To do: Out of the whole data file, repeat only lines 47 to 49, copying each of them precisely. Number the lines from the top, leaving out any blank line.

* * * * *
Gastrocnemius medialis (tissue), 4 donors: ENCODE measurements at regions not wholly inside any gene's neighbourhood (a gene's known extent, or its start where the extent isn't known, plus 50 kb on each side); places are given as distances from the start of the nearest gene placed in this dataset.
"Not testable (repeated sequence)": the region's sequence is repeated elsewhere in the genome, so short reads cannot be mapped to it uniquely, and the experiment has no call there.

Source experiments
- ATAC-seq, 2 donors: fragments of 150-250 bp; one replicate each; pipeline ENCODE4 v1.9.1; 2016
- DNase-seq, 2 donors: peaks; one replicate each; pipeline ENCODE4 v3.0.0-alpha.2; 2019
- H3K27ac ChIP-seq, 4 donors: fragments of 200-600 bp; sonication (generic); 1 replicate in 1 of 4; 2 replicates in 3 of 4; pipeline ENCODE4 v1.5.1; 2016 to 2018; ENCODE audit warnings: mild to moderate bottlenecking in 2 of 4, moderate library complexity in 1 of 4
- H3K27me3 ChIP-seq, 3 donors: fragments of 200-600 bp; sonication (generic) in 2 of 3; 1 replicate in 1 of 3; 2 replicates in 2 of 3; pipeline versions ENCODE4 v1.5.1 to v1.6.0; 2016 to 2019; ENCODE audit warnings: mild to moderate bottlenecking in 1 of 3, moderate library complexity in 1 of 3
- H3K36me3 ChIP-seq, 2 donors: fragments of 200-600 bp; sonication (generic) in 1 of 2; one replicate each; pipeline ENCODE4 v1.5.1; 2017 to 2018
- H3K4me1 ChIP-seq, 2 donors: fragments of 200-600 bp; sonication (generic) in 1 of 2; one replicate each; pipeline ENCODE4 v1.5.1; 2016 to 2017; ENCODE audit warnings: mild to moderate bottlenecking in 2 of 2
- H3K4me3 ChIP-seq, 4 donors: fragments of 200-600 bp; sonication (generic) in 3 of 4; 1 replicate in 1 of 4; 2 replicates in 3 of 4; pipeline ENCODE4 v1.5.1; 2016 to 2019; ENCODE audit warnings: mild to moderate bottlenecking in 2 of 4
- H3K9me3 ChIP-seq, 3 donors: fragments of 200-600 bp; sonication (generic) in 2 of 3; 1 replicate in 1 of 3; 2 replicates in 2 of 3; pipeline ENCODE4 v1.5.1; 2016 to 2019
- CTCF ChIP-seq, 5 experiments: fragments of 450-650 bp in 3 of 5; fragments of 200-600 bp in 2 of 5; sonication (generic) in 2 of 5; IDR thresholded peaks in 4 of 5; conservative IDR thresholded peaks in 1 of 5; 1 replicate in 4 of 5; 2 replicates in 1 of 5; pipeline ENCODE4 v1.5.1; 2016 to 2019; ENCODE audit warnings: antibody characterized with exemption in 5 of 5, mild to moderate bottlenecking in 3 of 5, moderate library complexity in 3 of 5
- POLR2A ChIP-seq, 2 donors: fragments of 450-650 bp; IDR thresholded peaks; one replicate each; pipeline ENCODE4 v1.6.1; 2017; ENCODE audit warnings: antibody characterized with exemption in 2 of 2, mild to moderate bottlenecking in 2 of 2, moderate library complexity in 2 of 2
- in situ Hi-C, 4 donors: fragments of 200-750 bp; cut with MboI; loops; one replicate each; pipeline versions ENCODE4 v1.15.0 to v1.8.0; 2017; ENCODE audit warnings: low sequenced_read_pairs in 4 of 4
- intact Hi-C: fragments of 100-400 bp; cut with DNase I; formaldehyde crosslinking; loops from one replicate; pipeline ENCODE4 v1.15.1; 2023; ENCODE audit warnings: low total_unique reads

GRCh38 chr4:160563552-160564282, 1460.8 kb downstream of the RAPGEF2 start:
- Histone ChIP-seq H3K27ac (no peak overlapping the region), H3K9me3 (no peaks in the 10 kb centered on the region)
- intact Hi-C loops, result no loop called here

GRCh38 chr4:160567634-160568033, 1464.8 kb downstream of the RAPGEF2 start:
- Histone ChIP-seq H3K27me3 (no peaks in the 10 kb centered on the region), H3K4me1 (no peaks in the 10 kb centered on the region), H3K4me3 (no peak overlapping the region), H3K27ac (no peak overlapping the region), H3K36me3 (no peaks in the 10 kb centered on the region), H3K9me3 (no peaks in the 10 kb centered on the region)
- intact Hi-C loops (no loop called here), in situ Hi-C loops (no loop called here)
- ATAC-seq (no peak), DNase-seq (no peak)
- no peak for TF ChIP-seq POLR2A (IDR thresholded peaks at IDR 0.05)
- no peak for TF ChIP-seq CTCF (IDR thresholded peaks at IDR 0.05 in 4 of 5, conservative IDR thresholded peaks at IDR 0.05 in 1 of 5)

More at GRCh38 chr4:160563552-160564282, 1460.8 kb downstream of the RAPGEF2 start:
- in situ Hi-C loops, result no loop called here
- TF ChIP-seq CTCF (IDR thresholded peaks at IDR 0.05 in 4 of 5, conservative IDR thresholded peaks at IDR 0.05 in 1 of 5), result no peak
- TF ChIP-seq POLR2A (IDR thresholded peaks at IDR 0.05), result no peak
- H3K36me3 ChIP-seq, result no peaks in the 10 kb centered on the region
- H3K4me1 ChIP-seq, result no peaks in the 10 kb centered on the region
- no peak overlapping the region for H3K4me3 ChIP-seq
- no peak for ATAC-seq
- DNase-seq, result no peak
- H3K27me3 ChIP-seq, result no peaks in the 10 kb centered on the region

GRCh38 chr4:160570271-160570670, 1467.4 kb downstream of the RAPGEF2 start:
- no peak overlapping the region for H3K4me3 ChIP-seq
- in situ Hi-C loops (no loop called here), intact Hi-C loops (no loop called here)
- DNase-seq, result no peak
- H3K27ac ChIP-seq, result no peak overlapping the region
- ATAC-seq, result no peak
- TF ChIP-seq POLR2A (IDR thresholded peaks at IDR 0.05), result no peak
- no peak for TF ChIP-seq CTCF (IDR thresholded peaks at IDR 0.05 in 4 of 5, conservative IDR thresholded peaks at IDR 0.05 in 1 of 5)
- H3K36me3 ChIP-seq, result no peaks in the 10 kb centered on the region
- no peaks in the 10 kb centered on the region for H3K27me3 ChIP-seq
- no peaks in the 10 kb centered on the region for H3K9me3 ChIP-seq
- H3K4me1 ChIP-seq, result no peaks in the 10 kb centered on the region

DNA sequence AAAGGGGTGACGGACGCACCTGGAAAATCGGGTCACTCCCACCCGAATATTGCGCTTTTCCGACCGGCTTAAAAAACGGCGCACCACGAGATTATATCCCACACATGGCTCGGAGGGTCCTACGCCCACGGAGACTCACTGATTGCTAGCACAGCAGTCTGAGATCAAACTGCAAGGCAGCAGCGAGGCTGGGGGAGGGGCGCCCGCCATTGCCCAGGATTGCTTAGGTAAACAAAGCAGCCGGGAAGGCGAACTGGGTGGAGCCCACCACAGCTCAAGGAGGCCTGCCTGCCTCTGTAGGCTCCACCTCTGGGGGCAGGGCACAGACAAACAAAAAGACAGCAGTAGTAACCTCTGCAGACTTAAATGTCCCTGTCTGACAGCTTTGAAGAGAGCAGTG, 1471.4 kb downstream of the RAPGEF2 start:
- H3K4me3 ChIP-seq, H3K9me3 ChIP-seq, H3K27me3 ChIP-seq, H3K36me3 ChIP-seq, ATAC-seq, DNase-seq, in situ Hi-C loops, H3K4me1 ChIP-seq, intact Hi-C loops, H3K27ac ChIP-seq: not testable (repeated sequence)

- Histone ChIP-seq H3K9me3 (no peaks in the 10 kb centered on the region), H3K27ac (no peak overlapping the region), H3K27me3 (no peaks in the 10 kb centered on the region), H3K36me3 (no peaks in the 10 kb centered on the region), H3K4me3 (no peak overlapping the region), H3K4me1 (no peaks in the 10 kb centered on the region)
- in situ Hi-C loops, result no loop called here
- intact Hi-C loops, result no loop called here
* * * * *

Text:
DNA sequence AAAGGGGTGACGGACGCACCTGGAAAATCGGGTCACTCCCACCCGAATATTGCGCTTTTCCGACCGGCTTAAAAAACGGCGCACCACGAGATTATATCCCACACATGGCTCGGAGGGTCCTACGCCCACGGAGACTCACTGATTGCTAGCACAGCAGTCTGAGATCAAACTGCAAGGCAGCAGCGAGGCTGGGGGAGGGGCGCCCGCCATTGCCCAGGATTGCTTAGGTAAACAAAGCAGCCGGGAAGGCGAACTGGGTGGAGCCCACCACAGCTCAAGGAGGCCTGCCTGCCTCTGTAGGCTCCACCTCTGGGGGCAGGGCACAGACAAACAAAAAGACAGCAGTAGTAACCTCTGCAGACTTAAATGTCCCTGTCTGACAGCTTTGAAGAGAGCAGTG, 1471.4 kb downstream of the RAPGEF2 start:
- H3K4me3 ChIP-seq, H3K9me3 ChIP-seq, H3K27me3 ChIP-seq, H3K36me3 ChIP-seq, ATAC-seq, DNase-seq, in situ Hi-C loops, H3K4me1 ChIP-seq, intact Hi-C loops, H3K27ac ChIP-seq: not testable (repeated sequence)

- Histone ChIP-seq H3K9me3 (no peaks in the 10 kb centered on the region), H3K27ac (no peak overlapping the region), H3K27me3 (no peaks in the 10 kb centered on the region), H3K36me3 (no peaks in the 10 kb centered on the region), H3K4me3 (no peak overlapping the region), H3K4me1 (no peaks in the 10 kb centered on the region)